Sherman Alexie

What You Pawn I Will Redeem

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What You Pawn I Will Redeem Summary & Study Guide

SuperSummary, a modern alternative to SparkNotes and CliffsNotes, offers high-quality study guides for challenging works of literature. This 25-page guide for the short story “What You Pawn I Will Redeem” by Sherman Alexie includes detailed a summary and analysis, as well as several more in-depth sections of expert-written literary analysis. Featured content includes commentary on major characters, 15 important quotes, essay topics, and key themes like Vanishing Native American History and Identity and Different Visions of Economy.

“What You Pawn I Will Redeem” is a short story by Sherman Alexie, an American writer and member of both the Spokane and Coeur-d’Alene nations. First published in The New Yorker in 2003, the story also featured in Alexie’s 2004 collection Ten Little Indians. Although largely realistic in its depiction of issues like homelessness and the legacy of Native American genocide, “What You Pawn I Will Redeem” contains references to and elements of fairy tale, myth, and legend.

The story is narrated by a Spokane man named Jackson Jackson. Following a string of jobs and relationships, Jackson “went crazy” and has since been living on the streets of Seattle. While walking with two friends (Rose of Sharon and Junior) one day, Jackson spots a powwow-dance regalia in the window of a pawnshop. The regalia strongly resembles one that was stolen from his grandmother, so Jackson goes inside and speaks to the pawnbroker, corroborating his claim by finding a single yellow bead sewn into the garment—the trademark flaw Jackson’s family always stitched into their regalia. The pawnbroker, however, says he can’t afford to give away an item he bought for $1,000; instead he offers Jackson 24 hours to come up with $999, giving him $20 to get him started.

Jackson and his friends spend the pawnbroker’s money on alcohol while brainstorming ways to raise more cash. After passing out, Jackson wakes up to find Rose gone and wanders down to the wharf. There he encounters and mourns with three Aleut men who have been waiting 11 years for a boat to take them back to their native islands.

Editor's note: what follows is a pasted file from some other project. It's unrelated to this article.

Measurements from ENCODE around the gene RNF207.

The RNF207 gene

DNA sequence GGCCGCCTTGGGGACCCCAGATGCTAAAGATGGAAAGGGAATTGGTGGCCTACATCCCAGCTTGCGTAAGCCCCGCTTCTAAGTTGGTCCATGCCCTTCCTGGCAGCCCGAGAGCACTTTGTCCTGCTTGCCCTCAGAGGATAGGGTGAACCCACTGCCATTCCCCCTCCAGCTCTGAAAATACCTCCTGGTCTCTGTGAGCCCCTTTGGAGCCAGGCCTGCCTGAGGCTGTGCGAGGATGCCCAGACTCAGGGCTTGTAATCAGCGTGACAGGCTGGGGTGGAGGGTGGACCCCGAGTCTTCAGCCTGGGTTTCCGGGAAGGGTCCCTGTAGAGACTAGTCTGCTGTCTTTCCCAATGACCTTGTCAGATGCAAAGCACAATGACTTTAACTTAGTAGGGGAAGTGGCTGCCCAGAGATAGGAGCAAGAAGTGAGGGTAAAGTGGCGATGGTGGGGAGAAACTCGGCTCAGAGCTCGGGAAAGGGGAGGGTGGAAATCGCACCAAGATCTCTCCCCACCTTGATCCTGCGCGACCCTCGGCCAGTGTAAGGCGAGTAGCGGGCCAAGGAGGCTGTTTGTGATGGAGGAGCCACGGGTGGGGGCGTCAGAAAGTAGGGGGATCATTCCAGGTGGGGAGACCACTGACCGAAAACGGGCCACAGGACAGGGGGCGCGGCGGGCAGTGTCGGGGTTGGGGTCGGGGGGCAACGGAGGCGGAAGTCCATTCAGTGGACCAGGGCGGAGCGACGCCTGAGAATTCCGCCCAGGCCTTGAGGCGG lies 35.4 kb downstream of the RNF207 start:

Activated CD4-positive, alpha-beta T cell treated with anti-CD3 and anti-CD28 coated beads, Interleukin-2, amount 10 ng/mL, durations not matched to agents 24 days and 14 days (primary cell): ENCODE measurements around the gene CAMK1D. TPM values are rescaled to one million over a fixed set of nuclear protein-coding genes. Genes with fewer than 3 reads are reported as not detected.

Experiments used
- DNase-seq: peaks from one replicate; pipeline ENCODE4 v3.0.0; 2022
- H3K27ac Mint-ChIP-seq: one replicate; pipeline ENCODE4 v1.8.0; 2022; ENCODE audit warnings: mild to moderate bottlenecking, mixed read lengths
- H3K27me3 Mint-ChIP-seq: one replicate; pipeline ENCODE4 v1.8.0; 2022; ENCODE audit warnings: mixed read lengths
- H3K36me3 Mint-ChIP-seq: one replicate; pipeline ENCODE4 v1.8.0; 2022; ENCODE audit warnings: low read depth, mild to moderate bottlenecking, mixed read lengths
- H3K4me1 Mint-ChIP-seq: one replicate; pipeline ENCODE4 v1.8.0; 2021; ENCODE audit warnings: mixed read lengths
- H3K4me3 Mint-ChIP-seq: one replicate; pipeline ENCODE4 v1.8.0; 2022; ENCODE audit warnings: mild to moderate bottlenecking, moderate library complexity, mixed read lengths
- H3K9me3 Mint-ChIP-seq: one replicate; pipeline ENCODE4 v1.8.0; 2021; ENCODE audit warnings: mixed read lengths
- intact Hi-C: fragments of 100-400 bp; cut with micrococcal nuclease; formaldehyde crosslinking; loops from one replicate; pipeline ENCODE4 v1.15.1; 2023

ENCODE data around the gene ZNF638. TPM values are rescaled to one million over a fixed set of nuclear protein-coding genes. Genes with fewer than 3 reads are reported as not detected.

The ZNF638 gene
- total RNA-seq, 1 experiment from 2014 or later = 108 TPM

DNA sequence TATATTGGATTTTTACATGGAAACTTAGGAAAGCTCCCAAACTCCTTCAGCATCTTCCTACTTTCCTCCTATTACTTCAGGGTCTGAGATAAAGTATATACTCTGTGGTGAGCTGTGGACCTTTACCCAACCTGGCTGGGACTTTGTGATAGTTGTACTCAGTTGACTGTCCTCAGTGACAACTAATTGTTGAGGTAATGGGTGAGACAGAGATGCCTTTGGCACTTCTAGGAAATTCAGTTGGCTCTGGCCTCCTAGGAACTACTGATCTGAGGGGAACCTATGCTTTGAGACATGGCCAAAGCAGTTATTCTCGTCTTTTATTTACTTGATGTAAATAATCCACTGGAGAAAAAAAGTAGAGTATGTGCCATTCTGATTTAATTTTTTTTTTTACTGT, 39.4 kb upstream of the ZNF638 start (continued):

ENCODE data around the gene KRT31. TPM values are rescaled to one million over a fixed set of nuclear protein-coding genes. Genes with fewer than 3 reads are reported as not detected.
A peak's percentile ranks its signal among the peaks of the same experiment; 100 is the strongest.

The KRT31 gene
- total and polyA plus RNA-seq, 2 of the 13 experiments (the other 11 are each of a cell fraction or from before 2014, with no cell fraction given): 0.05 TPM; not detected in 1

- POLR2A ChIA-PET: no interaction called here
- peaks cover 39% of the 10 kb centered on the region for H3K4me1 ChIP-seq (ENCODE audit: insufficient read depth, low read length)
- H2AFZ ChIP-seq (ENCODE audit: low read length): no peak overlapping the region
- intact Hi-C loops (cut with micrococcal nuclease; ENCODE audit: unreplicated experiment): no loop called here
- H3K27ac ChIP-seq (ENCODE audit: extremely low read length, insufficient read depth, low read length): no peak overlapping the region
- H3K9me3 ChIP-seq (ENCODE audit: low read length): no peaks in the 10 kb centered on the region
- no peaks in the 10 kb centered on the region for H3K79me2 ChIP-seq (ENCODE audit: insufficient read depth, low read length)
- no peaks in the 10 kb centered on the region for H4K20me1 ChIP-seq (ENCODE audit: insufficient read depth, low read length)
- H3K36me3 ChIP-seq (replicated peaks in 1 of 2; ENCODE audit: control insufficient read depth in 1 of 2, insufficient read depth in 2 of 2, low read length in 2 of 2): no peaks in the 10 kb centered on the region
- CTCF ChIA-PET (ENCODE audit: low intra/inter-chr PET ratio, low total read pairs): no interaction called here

After returning to check on Junior, who is still passed out, Jackson visits the headquarters of Real Change—a non-profit that provides him with occasional work. Sympathetic to Jackson’s plight, the Big Boss gives him a free stack of newspapers to sell. Jackson only manages to sell five before giving up and buying dinner, which he immediately throws up.

Jackson checks in on Junior once more and then visits a Korean grocery store, where he buys two lottery tickets from a cashier named Mary. The second entitles him to a free lottery ticket, and when he returns to claim it, he learns he’s won $100. Jackson gives $20 to Mary and—after trying and failing to find Junior—heads to the “all-Indian bar” Big Heart’s. He spends his remaining $80 on shots for everyone at the bar while striking up a conversation with a woman named Irene Muse and a man named Honey Boy. Jackson hooks up with Irene in the bar’s restroom, but both she and Honey Boy have disappeared by the time the bar closes. Refusing to leave, Jackson gets into a fight with the bartender and then blacks out; he comes to his senses two hours later with a broken nose and settles down to sleep on a railroad track.

Early the next morning, Jackson is woken by Officer Williams—a policeman Jackson is friendly with. Williams tries to drop off Jackson at a detox center, but Jackson protests, explaining that he only has a few hours left to recover the regalia. In response, Williams gives him $30 and wishes him well.

Jackson returns to the wharf and asks the Aleut men to sing some traditional songs for him, explaining that he misses his grandmother. Afterwards, Jackson takes the men…

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Story Analysis